Updated: Mar 28
Imagine you just dropped your car keys and you reach down to pick them up. Chances are you don't give much thought to how you bend down to get them, you just pick them up. Odds are, if you dropped them again, you'd still pick them up the same way. Matter of fact, you've probably been picking things up in the same way throughout your life, and have never thought twice about it.
Now, what if instead of car keys, you were now picking up a pumpkin? Would you organize your movement differently? Would you bend more at the hips, at the knees...how would it change? Then imagine you have pain in your lower back, but you still want to pick up the pumpkin. Maybe your child or grandchild asks you to lift it for them, and you want to help even though it hurts. Does this change how you pick it up?
The thing is, people are creatures of habit when it comes to movement. We learn how perform a variety of movements when we're young, and then continue to perform them the same way throughout our life. That is, until something goes wrong, starts to hurt, or gets in the way of how we normally move. We get very comfortable with our patterns, and will often chose to continue to move the same way, even in pain, over new and unfamiliar patterns.
In the fitness industry, there's a lot of talk about training muscles. You've probably been in a gym at some point in your life and heard conversations like "I'm working on leg day today," or "it's my day to train back and biceps." The truth is, when it comes to fitness, the majority of the focus seems to be on strengthening individual muscles. But, muscles don't work in isolation. They work as a team, and can organize how they work together depending on a variety of factors. These include things like our side dominance, our emotional state, sense of safety, past experiences, current injuries or pain, familiarity, social influences, and our own proprioceptive awareness, or our sense of where our own body is in space.
So maybe instead of thinking about strength as a result of only having larger muscles, we can open ourselves up to the idea that strength can also be gained by moving more efficiently. Think of a Slinky (for those of us old enough to remember these fun toys,) a Slinky isn't necessarily what looks like a "strong" toy, but place it just right going down the stairs, and it will make it down the whole staircase in one try. Why? Because it's efficient at recycling energy by design. Try that with a Tonka truck. I would argue that it would look quite different.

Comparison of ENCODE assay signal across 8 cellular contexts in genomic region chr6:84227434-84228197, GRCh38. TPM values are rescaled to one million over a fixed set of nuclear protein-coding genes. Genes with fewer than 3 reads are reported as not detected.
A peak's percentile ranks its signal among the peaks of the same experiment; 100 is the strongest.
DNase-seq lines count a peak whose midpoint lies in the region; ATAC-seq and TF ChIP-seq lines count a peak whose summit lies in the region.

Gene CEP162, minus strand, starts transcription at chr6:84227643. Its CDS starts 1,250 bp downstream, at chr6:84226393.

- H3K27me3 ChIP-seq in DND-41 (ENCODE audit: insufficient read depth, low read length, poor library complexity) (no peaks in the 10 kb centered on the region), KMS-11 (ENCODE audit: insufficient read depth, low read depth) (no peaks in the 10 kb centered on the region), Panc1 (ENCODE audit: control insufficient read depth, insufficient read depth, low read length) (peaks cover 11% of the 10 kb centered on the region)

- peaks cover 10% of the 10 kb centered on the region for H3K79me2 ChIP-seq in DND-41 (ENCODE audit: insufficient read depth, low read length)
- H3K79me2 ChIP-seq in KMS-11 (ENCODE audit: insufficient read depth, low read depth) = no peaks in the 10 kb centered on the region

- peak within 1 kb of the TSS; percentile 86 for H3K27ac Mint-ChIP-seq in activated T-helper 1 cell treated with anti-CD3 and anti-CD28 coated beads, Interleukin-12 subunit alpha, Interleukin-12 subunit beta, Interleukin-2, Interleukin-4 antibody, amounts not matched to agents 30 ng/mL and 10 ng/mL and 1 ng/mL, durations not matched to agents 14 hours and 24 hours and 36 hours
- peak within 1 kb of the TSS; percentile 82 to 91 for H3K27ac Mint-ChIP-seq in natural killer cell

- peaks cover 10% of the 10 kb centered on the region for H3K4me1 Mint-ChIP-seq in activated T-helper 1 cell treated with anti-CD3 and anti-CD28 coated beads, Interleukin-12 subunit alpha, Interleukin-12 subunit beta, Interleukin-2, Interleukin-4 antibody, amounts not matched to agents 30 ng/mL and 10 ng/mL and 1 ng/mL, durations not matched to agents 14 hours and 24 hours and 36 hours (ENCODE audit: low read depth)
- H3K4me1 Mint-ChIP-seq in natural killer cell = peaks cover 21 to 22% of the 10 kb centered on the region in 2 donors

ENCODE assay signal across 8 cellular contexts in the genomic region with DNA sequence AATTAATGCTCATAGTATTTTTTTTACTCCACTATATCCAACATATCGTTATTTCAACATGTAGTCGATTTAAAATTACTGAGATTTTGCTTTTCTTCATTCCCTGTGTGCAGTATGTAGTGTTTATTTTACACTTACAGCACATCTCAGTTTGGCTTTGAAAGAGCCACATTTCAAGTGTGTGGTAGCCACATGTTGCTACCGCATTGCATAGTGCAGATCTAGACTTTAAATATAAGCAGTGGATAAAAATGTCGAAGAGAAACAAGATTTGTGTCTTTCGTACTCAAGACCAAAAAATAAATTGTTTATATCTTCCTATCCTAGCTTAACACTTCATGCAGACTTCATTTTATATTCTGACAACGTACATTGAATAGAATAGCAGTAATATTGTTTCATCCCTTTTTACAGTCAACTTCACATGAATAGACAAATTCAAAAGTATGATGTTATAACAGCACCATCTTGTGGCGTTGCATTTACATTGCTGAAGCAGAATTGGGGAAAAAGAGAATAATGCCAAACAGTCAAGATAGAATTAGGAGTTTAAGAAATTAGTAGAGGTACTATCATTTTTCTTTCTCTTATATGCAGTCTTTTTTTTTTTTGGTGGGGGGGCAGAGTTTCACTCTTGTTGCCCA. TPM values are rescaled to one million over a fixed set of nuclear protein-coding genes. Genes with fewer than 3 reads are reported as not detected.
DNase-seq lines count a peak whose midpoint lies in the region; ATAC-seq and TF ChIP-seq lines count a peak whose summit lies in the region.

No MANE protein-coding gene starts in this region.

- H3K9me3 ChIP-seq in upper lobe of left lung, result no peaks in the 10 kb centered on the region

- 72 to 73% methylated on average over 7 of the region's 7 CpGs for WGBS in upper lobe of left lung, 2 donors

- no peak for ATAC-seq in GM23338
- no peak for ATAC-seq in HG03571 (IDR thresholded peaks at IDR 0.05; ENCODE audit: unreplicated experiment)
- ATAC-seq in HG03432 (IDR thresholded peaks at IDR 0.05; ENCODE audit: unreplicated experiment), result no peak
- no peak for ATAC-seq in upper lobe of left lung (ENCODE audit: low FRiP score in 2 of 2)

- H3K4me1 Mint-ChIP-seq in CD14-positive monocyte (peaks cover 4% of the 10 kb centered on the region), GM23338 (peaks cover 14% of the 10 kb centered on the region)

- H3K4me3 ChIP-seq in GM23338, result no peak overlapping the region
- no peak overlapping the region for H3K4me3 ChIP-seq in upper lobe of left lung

Developing patterns as a means to better strength, mobility & injury prevention
When clients come to me, I often hear things like "my right knee really hurts...I've been told I need to strengthen my quads, glutes, etc." My question to them is usually something like "but, how are you moving around your painful knee?"
It's like having a bumpy road you've traveled on a million times. The one where you know the route, there's a familiar rest stop along the way, and your favorite place to eat, but there's also a ton of potholes that are slowly damaging your car's suspension. There may be a brand new, recently paved, six-lane highway now available, but driving on the highway scares you, and you're just so comfortable with your regular route...plus you'd miss your favorite restaurant, You decided to just accept the wear and tear on your car, and continue down the bumpy road. Just like strengthening your quads, it doesn't matter how smooth the highway is if you 're not comfortable using it.
So, what if instead of trying to complain to the city to get each and every pothole filled in, what you really need is just a good friend to ride with you along the new freeway the first time until you feel safe. To help you find a new place to eat, locate the rest areas, and travel that new route together with you for the first time, or the first few times until you feel comfortable with it? Or, in the case of the person with knee pain, to help you move down the stairs more like a Slinky, rather than that Tonka Truck.
When I work with a client, I don't just look at the spot in which they're having pain or the places that they want to "look better, or get stronger." I look at how their whole body moves together. How do they prefer to walk, run, climb stairs, get off the ground, turn, throw, sit down? I look at the patterns they choose and find out which ones are working well for them, and which ones could use some help. I look at the whole person.
We then work together on learning new patterns to teach the body more than one way to perform movements, because when it comes to moving, options age good (think falling and breaking your arm, and still needing to get up, or trying to get dressed with frozen shoulder.) We play with teaching both sides of the body individually since they are very different in their strengths and weaknesses (think throwing, kicking, writing, opening a jar.) We also talk about how stress and other emotional factors can influence our movement (think pandemic or just 2020 in general). Most importantly, we focus on learning and creating a space where new awareness can take place, and where women can begin to have a new relationship with their body and a better understanding of how it moves. They often come away finding a new sense of strength, and most importantly - options for how they can move! Options that may be less painful, and allow them to do things they never thought possible.
Carrie Craven is a holistic movement practitioner who owns and operates Your Health First LLC out of Portland, OR. Since 2013, she's been devoted to helping women make their own health and wellness a priority by learning new ways to explore movement in order to improve activities of daily living, reduce injury, feel more connected in their bodies, and grow stronger and more confident.